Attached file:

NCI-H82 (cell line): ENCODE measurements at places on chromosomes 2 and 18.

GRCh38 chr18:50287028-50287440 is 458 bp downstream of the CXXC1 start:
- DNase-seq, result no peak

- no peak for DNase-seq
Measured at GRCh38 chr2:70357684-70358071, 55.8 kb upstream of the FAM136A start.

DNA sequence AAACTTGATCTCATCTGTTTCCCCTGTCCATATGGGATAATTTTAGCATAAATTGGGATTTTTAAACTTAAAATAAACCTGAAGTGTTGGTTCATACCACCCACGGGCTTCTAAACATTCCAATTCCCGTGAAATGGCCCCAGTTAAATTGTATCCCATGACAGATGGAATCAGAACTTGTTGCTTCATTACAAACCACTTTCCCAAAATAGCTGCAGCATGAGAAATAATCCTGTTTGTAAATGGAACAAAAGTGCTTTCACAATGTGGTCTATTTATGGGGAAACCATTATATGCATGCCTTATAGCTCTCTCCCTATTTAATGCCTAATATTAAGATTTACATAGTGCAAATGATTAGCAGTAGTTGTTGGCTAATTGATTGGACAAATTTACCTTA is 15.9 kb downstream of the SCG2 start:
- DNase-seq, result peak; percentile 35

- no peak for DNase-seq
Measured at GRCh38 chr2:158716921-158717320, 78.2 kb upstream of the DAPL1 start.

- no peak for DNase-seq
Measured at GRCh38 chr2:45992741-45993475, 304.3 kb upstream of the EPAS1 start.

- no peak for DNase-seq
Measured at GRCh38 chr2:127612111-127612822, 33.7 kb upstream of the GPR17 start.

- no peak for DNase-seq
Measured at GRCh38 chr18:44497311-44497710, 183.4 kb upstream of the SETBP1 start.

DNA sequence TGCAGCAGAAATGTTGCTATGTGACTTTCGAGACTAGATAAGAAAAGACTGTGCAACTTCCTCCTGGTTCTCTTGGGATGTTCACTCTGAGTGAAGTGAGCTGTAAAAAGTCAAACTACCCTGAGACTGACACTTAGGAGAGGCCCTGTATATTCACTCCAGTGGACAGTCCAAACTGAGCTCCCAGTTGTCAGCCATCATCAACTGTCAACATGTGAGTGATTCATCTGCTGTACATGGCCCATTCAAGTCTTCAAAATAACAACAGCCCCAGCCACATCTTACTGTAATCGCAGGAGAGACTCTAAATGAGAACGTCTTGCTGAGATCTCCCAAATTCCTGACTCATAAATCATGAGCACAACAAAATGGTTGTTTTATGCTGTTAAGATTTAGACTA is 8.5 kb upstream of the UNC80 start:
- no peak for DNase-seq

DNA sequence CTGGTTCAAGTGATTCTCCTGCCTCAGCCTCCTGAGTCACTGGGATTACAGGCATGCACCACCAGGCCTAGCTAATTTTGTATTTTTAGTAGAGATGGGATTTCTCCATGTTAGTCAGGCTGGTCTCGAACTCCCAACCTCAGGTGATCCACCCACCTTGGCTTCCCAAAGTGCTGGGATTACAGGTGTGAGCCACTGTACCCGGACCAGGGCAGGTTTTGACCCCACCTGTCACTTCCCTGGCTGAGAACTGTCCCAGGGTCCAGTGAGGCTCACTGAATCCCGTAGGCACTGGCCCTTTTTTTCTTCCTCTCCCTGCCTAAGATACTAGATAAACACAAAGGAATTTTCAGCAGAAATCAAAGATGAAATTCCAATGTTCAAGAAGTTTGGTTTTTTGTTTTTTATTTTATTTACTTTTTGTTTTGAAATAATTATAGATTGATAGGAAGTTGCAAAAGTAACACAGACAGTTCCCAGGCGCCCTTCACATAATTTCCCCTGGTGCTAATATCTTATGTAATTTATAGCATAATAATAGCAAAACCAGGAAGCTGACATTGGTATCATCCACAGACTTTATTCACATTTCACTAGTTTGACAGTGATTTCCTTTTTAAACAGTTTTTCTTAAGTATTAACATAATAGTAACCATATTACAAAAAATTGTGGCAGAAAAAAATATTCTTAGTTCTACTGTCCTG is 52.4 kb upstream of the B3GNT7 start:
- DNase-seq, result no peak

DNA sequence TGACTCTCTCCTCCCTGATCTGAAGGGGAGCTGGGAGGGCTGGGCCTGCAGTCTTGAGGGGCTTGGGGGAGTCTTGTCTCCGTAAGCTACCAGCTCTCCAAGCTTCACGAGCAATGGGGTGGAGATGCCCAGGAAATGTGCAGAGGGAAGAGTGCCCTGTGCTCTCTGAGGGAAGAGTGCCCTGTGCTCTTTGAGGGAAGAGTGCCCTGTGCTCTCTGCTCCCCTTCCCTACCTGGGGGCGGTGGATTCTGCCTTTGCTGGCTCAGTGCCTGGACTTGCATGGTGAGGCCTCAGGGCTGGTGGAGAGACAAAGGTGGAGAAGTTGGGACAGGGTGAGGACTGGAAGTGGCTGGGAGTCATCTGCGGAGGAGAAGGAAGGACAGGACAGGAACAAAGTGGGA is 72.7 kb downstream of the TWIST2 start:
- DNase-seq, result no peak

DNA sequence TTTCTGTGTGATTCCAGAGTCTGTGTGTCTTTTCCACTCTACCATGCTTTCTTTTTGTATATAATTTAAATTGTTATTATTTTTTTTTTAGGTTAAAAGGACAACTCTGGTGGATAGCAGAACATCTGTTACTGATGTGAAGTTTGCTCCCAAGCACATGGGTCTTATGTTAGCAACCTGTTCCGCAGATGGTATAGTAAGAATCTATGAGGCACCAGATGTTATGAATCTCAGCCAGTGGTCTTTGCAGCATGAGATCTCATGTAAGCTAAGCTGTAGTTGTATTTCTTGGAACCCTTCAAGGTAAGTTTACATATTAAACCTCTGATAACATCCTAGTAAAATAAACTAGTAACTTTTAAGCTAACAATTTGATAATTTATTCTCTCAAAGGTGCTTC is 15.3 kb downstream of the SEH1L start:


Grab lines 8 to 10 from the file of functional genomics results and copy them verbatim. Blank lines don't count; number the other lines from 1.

- no peak for DNase-seq
Measured at GRCh38 chr2:158716921-158717320, 78.2 kb upstream of the DAPL1 start.

- no peak for DNase-seq